Nov 30 Boya Song

Turing’s Most Cited Paper

Abstract: We will talk about Alan Turing's most cited paper, "The Chemical Basis of Morphogenesis", one of the most fundamental works in pattern formation. In this paper, Turing suggested a mathematical model to explain how a growing embryo breaks its spatial symmetry. More specifically, Turing argued that a system of morphogens (chemical substances), reacting together and diffusing through a tissue, could develop a pattern from a uniform initial state without any specific external interference.

Dec 7 Adrian Po (Harvard Physics)

Insulating crystals: wave-particle duality of electrons and elementary group theory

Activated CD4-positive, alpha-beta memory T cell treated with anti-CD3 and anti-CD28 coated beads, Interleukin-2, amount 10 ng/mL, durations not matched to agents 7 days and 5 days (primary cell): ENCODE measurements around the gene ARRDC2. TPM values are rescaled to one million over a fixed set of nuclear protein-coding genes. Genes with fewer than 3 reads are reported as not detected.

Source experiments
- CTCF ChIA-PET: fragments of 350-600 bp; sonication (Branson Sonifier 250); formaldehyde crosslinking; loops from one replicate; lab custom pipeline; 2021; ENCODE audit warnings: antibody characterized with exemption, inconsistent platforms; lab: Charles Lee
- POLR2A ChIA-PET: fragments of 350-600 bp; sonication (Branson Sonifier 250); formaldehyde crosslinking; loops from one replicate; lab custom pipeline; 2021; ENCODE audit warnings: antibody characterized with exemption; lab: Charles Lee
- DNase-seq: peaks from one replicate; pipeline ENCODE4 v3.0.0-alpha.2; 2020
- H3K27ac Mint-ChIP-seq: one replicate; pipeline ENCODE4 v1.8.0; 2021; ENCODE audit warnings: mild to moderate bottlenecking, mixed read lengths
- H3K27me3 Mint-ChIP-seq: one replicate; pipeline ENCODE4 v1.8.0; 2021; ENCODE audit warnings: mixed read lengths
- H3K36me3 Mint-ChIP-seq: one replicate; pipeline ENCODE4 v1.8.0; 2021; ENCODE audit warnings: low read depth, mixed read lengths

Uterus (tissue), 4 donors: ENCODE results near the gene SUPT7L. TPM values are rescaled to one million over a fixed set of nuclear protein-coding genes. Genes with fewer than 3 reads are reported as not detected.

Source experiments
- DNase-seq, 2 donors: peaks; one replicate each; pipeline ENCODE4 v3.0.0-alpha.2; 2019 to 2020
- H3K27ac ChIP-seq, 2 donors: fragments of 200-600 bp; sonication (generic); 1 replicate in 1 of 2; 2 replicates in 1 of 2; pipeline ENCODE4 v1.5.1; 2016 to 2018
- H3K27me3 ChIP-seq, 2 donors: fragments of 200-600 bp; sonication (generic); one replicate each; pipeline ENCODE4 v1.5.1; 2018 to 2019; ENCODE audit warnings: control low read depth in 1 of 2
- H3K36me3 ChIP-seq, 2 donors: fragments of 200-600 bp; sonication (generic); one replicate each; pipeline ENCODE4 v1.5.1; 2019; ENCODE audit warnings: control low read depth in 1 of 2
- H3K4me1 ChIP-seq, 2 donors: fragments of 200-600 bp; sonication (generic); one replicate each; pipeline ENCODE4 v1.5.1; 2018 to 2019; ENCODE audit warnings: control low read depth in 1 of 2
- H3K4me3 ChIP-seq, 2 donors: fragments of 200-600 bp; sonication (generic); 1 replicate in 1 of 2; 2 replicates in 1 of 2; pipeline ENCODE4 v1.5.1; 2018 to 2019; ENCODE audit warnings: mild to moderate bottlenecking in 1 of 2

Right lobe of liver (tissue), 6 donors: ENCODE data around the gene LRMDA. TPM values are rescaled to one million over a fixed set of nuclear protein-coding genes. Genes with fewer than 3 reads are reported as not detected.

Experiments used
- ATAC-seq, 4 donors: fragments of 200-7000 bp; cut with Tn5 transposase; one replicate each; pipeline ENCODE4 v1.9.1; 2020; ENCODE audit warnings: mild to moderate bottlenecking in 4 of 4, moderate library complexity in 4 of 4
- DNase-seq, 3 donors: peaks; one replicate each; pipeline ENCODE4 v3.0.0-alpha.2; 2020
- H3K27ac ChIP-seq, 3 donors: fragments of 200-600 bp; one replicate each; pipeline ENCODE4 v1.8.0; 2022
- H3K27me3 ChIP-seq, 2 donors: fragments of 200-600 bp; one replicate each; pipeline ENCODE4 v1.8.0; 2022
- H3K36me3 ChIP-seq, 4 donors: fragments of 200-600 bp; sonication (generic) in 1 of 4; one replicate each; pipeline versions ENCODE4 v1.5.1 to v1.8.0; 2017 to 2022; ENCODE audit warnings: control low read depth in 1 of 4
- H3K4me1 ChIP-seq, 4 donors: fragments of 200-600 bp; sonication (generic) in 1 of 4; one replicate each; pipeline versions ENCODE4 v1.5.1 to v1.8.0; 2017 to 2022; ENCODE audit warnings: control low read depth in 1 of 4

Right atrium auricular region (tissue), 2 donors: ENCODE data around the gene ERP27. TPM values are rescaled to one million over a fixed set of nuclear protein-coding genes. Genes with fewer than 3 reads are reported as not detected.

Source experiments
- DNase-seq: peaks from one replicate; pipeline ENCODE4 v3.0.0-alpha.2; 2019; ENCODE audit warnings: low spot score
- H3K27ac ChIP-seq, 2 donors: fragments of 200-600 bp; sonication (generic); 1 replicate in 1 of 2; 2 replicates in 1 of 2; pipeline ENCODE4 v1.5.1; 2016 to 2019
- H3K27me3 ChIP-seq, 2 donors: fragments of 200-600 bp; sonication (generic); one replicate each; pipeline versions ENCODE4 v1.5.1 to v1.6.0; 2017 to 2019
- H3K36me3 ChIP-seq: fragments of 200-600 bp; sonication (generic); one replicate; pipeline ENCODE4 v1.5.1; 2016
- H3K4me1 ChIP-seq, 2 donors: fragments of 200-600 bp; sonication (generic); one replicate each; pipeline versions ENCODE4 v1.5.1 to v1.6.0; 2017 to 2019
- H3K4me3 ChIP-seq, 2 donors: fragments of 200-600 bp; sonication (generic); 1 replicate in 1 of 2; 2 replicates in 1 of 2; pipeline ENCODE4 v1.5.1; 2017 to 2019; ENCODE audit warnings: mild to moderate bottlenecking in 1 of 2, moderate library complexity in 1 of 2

Abstract: When is a crystal electrically insulating? Viewing electrons as particles, we expect a system to be insulating precisely when all the electrons are pinned to some local potential minima in space. Electrons, however, are also quantum-mechanical waves. In the wave picture, insulators arise from delicate destructive interference effects that inhibit the transport of charges. Curiously, these two pictures do not generally agree, and a “wave-like insulator” which is not “particle-like” is inherently quantum mechanical in nature. Such systems are more formally called “topological insulators,” and they display intriguing physical properties like a necessarily conductive surface even when the bulk is completely insulating. In this talk, I will describe how such exotic phases of matter can be efficiently discovered using spatial symmetries — a defining feature of any crystal. This is achieved through the use of elementary group theory, like representations and quotients, which greatly simplifies the analysis and allows us to obtain exhaustive results for all 1,651 magnetic space groups.